As we have a long layover in Toronto Airport on our way to Saskatoon, perhaps a few reflections on Italy and Italians would not be amiss. At least it will be helpful to write a few thoughts while they are still fresh in our minds.
Our flight to Toronto was one hour late leaving Rome’s Leonardo da Vinci Airport. Our Air Canada aircraft, an Airbus, accommodates just over three hundred passengers. Not surprisingly, the waiting area at Gate G 8 had seating for perhaps 30 or 40 people. The result, when it became apparent that the flight was going to be delayed, was like an absurd mosh pit. Fortunately, we were on the perimeter and avoided the jostling and evil looks when passengers intruded into others’ personal space. Interestingly, there was no announcement explaining the delay—and certainly no apology. Air Canada's motto; Never explain, never apologize! Air Canada wonders why it has so much trouble making a profit. The explanation is self-evident. The experience reminds one of the heydays of the notoriously passenger-unfriendly Russian airline Aeroflot when the officials simply opened the plane’s doors and it was every man, woman or child for themselves as people raced across the tarmac, up the stairs to the aircraft and attempted to seize empty seats. When all the seats were occupied, the doors were slammed shut and the hapless passengers who were not so fleet of foot returned to the departure lounge, hoping for better luck the next time a plane appeared.
Our experience wasn’t quite so grim, but it was certainly an eye-opener that passenger comfort seemed so low on the airline’s priority list.
On the bright side, we had one less hour to wait at Toronto Airport to catch our connecting flight to Saskatoon.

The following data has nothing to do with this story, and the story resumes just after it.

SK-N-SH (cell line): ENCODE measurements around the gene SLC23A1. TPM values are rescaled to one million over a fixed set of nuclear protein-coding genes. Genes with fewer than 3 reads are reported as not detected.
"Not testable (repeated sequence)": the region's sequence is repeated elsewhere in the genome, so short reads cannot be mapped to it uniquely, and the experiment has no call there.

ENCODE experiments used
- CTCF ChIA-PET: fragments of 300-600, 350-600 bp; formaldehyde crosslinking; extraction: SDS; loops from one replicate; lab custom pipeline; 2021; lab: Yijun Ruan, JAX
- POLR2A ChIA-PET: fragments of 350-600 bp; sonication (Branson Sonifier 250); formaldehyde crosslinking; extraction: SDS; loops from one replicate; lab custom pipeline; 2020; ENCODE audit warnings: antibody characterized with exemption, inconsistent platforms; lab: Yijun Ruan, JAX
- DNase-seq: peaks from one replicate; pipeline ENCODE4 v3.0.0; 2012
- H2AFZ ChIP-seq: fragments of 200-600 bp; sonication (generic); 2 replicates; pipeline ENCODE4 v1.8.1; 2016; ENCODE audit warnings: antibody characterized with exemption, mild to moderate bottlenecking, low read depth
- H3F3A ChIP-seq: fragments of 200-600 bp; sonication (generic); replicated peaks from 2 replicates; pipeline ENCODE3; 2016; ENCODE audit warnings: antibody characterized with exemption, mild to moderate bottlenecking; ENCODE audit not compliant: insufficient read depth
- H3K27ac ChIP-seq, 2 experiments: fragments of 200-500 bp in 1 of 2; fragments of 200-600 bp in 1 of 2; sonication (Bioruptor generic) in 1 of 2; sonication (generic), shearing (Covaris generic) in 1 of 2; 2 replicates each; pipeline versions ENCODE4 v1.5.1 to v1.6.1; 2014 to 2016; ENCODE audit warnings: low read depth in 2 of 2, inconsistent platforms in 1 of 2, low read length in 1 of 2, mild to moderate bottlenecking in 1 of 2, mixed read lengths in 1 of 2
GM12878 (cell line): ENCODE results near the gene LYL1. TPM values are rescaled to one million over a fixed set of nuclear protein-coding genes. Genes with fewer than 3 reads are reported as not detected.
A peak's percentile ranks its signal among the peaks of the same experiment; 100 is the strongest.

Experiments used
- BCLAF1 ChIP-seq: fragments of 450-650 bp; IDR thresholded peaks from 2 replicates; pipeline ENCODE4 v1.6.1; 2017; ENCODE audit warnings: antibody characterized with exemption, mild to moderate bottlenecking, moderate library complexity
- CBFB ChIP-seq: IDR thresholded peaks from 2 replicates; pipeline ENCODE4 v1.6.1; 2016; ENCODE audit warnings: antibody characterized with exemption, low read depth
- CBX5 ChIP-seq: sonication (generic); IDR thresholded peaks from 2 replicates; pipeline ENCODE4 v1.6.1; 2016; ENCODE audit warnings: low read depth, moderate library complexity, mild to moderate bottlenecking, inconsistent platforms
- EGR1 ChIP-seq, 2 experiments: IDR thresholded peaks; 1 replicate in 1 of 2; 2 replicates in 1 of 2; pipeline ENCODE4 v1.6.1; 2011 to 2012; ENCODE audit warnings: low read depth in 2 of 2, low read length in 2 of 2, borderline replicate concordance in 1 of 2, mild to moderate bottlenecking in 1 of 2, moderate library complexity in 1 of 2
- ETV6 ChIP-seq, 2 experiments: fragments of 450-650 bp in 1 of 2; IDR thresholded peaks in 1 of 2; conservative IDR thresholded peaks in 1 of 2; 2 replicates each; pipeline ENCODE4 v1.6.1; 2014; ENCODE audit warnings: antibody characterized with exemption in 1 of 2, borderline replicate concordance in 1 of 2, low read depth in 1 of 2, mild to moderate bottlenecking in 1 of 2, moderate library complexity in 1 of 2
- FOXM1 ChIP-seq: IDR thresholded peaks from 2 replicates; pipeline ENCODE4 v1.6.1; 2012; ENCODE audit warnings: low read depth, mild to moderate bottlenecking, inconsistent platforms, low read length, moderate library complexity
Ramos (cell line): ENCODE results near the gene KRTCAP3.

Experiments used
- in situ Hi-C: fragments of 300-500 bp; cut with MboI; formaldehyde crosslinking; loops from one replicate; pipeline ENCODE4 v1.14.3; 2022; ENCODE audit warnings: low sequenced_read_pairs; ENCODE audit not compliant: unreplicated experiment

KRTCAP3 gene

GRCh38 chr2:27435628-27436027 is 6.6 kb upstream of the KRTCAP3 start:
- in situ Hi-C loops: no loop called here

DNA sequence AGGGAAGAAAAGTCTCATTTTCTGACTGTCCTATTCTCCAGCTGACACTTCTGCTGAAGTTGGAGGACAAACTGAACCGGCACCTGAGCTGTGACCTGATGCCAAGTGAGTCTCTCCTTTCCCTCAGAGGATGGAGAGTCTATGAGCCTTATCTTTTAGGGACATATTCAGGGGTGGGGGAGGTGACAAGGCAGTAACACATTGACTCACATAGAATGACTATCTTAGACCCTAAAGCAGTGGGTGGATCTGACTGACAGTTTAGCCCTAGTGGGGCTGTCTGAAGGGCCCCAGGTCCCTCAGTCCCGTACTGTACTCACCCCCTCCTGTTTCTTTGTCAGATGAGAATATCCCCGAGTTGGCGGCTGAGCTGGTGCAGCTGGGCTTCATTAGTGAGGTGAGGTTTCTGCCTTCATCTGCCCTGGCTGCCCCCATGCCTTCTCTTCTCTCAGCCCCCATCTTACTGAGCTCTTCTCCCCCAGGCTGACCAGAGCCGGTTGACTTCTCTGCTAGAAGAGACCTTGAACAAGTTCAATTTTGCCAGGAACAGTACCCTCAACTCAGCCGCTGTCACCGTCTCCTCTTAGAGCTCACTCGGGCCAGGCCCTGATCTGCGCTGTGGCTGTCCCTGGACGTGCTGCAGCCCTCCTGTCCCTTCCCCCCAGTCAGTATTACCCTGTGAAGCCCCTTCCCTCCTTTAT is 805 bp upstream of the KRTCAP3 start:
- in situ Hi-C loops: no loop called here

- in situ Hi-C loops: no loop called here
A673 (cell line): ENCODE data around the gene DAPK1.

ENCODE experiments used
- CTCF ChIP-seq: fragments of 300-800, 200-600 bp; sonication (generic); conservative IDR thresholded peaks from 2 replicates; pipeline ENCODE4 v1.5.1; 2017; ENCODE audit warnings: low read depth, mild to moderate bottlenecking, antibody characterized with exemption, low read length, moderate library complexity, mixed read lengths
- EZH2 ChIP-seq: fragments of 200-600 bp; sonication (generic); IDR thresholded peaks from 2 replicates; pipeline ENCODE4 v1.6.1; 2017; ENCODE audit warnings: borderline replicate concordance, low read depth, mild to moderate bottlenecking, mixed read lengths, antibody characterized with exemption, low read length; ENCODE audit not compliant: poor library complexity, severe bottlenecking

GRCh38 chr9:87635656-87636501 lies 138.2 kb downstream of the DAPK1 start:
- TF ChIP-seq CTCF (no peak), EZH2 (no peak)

Our driver to the airport from the Rome hotel this morning had a heavy foot, but not nearly so heavy as Sandro who met us on July 6. It’s amazing that the streets of Rome aren’t littered with wrecked cars. In many instances, there are no lanes painted on the streets, and cars and motorbikes weave in and out of imaginary lanes—of course, without signaling! Applying makeup, texting and talking on cell phones is a common practice.
On the subject of mobile phones, everyone seems to have one—but Italians mostly talk on them, not text.
Overall, the Italians are very polite, kind people. Everyone seems delighted to see their friends—and even strangers—and the resulting conversation is almost always lively and animated. When someone says Buongiorno or Buona sera it is genuine.
On the few occasions when we shopped in fruit and vegetable markets, we discovered that there is a protocol. You never touch the produce—instead, you point at it and tell the merchant how many or how much you want. The assumption is that everything is fresh and wonderful—hence, squeezing the fruit is an implied insult that the merchant would sell anything less than perfect produce. The only people who get away with handling the fruit are elderly ladies who choose their fruit and vegetables with great care. Italians seem to have learned not to cross the matriarchs.
It seems that many Italians smoke. The streets are littered with cigarette butts. When regional trains stop at stations, smokers rush for the exits to catch a few puffs before the train pulls out of the station. Mostly, they stand in the doorway, unintentionally impeding passengers who are trying to get onto the train. By the way, Italian trains are very good: they are quite cheap, most often punctual, and run frequently. The high speed ones are a pure pleasure!